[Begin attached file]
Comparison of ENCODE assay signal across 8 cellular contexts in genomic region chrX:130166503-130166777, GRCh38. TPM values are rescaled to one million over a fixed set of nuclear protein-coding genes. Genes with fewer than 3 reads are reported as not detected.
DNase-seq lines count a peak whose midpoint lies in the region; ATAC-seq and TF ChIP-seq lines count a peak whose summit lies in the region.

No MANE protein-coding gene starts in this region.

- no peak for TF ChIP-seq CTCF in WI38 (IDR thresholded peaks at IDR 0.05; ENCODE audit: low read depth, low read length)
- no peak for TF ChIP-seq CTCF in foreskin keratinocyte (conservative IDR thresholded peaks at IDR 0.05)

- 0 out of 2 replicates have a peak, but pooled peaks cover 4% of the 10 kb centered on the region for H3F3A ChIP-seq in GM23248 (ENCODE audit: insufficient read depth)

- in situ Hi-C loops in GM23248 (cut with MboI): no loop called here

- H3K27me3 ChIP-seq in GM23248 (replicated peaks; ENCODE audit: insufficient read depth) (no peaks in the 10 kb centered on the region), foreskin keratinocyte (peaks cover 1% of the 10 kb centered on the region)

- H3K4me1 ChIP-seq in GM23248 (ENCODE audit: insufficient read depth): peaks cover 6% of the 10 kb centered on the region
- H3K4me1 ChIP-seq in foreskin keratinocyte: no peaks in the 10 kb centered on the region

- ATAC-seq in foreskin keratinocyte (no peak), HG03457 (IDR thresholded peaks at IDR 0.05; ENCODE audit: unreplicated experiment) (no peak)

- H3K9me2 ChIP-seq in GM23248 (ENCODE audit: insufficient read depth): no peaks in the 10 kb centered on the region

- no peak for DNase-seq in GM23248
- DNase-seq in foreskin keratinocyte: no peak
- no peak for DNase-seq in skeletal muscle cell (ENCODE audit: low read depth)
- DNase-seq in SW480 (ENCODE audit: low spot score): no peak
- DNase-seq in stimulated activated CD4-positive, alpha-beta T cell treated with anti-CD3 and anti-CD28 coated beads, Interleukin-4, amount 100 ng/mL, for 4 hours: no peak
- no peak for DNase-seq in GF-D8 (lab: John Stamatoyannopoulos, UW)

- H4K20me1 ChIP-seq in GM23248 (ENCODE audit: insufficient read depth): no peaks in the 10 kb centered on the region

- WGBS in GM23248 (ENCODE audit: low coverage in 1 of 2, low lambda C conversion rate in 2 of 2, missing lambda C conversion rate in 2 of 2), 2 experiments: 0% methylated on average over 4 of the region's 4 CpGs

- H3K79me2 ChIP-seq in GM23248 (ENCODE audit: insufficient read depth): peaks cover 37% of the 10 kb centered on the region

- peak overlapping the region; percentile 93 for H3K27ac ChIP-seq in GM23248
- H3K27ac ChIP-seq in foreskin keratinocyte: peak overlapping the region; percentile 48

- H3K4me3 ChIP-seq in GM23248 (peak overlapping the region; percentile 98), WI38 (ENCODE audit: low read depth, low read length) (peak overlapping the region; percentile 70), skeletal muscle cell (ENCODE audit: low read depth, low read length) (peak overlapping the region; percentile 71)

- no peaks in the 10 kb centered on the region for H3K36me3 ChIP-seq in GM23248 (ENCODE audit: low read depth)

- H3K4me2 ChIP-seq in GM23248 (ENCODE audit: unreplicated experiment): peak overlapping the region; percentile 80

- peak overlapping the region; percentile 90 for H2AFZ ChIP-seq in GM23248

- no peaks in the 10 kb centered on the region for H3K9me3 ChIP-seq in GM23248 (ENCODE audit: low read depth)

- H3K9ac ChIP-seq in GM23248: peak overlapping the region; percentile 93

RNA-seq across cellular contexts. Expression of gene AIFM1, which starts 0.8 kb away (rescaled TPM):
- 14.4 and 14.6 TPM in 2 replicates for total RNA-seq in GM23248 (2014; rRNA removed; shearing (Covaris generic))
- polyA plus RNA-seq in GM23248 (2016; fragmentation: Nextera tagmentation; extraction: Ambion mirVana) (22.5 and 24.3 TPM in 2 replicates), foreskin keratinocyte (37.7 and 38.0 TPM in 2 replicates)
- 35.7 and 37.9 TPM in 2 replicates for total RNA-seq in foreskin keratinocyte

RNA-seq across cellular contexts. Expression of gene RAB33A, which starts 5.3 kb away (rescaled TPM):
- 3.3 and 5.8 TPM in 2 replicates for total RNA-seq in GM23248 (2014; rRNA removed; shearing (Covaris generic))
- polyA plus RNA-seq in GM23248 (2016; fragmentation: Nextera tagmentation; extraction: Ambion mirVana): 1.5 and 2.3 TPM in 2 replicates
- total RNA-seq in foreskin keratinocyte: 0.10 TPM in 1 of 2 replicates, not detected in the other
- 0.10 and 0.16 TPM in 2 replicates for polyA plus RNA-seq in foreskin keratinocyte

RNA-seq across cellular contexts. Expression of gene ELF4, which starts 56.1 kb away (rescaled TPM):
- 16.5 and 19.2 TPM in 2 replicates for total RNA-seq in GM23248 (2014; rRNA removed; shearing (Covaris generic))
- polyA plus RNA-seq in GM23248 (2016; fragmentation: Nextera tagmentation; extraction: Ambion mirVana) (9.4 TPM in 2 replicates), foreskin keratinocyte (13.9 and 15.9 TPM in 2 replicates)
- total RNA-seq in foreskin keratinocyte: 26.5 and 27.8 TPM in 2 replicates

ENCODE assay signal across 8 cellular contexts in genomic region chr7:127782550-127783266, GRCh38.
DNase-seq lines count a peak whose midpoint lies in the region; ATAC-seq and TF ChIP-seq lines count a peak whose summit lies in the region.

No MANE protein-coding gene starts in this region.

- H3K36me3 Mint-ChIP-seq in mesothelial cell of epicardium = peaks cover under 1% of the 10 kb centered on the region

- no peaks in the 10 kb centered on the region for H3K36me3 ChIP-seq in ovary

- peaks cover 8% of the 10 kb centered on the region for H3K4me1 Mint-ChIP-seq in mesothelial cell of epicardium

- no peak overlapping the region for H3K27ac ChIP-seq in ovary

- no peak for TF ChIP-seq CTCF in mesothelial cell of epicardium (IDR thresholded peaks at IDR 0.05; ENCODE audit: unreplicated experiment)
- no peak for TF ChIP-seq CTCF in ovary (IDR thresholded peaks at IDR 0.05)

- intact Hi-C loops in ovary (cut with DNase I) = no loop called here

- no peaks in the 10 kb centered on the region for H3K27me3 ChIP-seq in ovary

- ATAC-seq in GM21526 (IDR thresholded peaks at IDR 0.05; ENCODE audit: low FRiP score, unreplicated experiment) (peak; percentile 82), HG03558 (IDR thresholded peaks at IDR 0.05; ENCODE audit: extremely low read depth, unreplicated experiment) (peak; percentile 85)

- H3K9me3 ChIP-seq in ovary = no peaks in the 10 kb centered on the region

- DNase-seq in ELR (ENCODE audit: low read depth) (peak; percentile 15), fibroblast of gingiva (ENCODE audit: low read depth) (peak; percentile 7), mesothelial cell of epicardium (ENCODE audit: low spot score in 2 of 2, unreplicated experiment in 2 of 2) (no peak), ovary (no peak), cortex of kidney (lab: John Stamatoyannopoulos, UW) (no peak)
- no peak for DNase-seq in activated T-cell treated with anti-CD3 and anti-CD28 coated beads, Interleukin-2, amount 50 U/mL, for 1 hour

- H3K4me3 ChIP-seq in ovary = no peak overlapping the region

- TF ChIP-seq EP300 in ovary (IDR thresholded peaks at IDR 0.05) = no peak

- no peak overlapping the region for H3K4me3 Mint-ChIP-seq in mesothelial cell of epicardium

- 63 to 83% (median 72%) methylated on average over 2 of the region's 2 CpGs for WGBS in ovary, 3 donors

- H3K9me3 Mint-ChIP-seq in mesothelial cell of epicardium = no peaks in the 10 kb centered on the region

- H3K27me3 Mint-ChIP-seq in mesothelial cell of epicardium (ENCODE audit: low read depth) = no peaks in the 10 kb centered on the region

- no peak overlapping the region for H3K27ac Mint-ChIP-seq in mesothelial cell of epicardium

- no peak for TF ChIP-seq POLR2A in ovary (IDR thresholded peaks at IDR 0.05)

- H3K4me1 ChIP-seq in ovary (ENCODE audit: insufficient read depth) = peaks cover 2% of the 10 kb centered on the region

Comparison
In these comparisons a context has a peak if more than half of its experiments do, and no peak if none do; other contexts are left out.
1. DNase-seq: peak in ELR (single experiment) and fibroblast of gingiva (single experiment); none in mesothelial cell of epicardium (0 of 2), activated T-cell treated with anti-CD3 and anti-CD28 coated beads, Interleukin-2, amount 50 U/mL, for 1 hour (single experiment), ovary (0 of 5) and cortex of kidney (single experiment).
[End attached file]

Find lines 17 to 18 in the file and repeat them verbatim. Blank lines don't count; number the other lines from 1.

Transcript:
- DNase-seq in stimulated activated CD4-positive, alpha-beta T cell treated with anti-CD3 and anti-CD28 coated beads, Interleukin-4, amount 100 ng/mL, for 4 hours: no peak
- no peak for DNase-seq in GF-D8 (lab: John Stamatoyannopoulos, UW)